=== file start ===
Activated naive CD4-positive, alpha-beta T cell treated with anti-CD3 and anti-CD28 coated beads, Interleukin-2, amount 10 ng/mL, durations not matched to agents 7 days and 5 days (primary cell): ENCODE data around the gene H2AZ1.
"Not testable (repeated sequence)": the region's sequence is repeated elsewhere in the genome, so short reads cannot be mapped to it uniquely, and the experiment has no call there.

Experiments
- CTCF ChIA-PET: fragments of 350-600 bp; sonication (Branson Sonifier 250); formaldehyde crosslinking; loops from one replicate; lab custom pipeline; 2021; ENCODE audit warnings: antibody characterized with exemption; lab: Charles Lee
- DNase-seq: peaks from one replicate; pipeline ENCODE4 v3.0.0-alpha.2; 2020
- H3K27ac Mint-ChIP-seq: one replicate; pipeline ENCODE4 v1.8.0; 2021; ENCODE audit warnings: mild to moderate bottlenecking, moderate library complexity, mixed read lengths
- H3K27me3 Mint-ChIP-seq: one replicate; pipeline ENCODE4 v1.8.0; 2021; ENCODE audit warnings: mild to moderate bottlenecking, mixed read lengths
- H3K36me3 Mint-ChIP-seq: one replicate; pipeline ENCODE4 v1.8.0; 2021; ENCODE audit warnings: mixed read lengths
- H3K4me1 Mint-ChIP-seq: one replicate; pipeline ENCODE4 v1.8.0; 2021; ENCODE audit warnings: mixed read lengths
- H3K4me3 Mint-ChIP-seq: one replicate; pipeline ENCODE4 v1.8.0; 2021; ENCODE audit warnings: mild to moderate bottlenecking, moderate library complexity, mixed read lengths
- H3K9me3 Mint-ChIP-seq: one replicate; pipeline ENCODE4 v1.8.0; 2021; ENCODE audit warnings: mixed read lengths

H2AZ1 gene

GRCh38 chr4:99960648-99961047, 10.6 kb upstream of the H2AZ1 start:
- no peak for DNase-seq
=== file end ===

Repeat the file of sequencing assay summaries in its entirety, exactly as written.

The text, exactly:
Activated naive CD4-positive, alpha-beta T cell treated with anti-CD3 and anti-CD28 coated beads, Interleukin-2, amount 10 ng/mL, durations not matched to agents 7 days and 5 days (primary cell): ENCODE data around the gene H2AZ1.
"Not testable (repeated sequence)": the region's sequence is repeated elsewhere in the genome, so short reads cannot be mapped to it uniquely, and the experiment has no call there.

Experiments
- CTCF ChIA-PET: fragments of 350-600 bp; sonication (Branson Sonifier 250); formaldehyde crosslinking; loops from one replicate; lab custom pipeline; 2021; ENCODE audit warnings: antibody characterized with exemption; lab: Charles Lee
- DNase-seq: peaks from one replicate; pipeline ENCODE4 v3.0.0-alpha.2; 2020
- H3K27ac Mint-ChIP-seq: one replicate; pipeline ENCODE4 v1.8.0; 2021; ENCODE audit warnings: mild to moderate bottlenecking, moderate library complexity, mixed read lengths
- H3K27me3 Mint-ChIP-seq: one replicate; pipeline ENCODE4 v1.8.0; 2021; ENCODE audit warnings: mild to moderate bottlenecking, mixed read lengths
- H3K36me3 Mint-ChIP-seq: one replicate; pipeline ENCODE4 v1.8.0; 2021; ENCODE audit warnings: mixed read lengths
- H3K4me1 Mint-ChIP-seq: one replicate; pipeline ENCODE4 v1.8.0; 2021; ENCODE audit warnings: mixed read lengths
- H3K4me3 Mint-ChIP-seq: one replicate; pipeline ENCODE4 v1.8.0; 2021; ENCODE audit warnings: mild to moderate bottlenecking, moderate library complexity, mixed read lengths
- H3K9me3 Mint-ChIP-seq: one replicate; pipeline ENCODE4 v1.8.0; 2021; ENCODE audit warnings: mixed read lengths

H2AZ1 gene

GRCh38 chr4:99960648-99961047, 10.6 kb upstream of the H2AZ1 start:
- no peak for DNase-seq